I've been mulling over the difference in effect/perception between viewing a photograph of a rich older woman with a young male dancer, and a rich older man with a young female dancer. I don't question at all that the two images conjure up different assumptions, but ... wouldn't it be nice to be able to look at the latter photo and say, "What a guy! He supports the arts" and the former, "What an attractive, powerful woman! What a lucky young man."

Any guesses which century that will happen?

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very weird: what if a dancer at nycb had to keep a sponsor AND martins happy

there are already enough strings attached

maybe, to bring in a little more cash, dancers could display logos, the way sports folks do

however, the idea of owning my own peter boal.............................

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I'd prefer an concept of a "Dancers Circle" for donors, rather than list them separately with the dancers they sponsor. Fang is a good example. She has a good City Center season in 2003 and somebody likes her enough to sponsor her. She doesn't do much at the Met season, does this mean her stock is down. For a young dancer, it's a lot of pressure. It's already an awkward situation when a corps dancer starts getting solo roles over their fellow dancers, now, in addition to the approval of the AD, she's got the added pressure of having a sponsor. If in a few years she doesn't rise so quickly through the ranks, does the sponsor move elsewhere? What is that like for the dancer?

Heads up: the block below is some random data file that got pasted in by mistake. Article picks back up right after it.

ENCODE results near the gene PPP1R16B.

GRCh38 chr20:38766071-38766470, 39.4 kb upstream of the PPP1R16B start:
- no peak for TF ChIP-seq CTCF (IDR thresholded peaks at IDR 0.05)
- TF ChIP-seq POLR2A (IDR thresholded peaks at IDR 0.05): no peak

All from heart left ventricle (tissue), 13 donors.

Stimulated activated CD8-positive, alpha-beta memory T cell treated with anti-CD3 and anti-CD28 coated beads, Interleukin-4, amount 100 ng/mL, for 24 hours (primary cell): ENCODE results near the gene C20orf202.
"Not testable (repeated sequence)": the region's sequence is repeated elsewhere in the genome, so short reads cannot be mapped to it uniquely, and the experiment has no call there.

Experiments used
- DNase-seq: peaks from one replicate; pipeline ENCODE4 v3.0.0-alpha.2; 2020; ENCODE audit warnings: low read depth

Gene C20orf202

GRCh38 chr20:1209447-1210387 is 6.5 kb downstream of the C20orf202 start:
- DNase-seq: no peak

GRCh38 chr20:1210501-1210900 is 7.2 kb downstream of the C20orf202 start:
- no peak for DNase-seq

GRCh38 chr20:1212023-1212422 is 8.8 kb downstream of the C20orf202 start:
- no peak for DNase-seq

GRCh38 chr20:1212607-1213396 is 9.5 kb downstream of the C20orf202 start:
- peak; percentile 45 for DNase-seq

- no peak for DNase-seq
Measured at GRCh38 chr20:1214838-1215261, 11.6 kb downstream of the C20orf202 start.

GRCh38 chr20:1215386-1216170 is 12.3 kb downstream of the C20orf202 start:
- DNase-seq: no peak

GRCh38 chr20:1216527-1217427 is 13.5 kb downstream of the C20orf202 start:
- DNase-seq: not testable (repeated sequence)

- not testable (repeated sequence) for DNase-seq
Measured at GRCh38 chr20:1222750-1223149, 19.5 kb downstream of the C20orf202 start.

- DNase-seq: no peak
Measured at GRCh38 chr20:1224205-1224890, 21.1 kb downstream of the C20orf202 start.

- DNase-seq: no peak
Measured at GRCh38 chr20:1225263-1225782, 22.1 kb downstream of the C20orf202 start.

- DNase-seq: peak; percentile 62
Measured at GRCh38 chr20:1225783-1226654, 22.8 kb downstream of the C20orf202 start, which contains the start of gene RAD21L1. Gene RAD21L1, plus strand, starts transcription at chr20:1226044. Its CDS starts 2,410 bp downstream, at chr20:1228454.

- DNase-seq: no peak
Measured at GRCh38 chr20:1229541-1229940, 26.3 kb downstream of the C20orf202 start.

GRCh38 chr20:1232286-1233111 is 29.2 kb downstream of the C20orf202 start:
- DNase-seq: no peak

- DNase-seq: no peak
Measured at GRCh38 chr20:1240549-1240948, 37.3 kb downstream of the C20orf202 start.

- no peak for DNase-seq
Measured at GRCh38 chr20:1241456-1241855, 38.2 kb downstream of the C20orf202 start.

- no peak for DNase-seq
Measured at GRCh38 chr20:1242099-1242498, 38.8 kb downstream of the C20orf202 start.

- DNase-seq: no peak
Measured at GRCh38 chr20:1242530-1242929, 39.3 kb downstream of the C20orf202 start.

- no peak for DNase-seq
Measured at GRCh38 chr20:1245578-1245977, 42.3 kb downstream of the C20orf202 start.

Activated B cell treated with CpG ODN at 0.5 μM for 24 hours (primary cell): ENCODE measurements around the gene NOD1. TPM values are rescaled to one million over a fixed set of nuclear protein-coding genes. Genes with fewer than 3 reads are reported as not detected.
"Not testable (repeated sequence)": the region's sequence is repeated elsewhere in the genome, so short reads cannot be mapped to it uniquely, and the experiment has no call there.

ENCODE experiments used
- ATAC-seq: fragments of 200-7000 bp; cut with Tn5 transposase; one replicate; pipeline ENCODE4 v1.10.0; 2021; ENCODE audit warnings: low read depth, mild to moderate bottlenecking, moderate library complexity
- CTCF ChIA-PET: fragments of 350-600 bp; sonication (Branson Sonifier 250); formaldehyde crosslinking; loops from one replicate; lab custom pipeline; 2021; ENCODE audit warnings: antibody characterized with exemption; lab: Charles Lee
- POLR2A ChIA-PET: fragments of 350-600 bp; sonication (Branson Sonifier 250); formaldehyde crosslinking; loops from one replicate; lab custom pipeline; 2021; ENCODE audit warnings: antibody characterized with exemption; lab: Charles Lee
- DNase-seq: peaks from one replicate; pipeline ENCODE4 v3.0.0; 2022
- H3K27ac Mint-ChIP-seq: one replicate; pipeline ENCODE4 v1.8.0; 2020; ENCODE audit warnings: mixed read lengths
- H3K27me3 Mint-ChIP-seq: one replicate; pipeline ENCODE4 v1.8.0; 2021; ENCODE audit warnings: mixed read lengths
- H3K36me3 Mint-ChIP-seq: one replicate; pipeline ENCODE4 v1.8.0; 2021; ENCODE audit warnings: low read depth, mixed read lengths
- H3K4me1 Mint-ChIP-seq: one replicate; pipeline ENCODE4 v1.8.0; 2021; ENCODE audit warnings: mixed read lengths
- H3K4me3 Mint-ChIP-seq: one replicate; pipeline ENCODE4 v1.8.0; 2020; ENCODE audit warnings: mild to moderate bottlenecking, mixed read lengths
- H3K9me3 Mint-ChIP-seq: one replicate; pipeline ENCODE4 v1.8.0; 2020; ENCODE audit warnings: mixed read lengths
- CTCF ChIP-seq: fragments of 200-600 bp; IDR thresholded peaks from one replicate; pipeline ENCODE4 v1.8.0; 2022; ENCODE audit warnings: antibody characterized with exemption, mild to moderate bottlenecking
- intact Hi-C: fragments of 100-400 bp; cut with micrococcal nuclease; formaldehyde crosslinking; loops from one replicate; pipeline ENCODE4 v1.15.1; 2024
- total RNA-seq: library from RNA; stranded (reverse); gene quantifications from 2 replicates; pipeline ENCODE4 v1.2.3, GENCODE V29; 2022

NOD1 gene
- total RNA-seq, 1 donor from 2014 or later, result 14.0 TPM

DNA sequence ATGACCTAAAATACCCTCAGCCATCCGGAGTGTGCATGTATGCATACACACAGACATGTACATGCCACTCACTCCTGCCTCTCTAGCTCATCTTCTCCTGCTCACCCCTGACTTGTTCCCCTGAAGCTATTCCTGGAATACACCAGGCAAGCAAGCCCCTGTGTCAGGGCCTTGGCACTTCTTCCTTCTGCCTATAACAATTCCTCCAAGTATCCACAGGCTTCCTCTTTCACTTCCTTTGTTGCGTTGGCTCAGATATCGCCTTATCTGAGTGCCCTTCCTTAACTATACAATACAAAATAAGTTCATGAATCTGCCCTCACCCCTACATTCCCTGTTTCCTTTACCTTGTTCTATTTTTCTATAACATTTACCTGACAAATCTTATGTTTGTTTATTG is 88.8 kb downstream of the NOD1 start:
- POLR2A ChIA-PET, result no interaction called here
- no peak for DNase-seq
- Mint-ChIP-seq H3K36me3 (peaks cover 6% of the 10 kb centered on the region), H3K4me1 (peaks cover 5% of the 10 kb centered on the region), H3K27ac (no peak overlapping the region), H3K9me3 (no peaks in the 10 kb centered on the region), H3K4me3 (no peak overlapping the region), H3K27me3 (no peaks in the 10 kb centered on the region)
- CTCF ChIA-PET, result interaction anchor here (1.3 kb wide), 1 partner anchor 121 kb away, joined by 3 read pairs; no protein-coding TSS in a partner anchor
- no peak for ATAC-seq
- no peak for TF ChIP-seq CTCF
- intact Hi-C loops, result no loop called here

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Very interesting topic and replies. My son attends RWB school and has received both scholarhip money and financial assistance. We have no clue as to who the patrons are, but I think he said he is required to be at certain events, "meet and greet" type of things. So it does start at a young age. Scolarship students are often under more scrutiny and can "lose" their scholarship for undesirable behaviour. However, without this type of generosity, my son wouldn't be able to study at the school.

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I heard an interview on Fresh Air with Amy Sherman Palladino, the creator of The Gilmore Girls, and watched an episode for the first time tonight. So this is a disclaimer that I'm not sure if tonight's episode was a repeat, making this old news.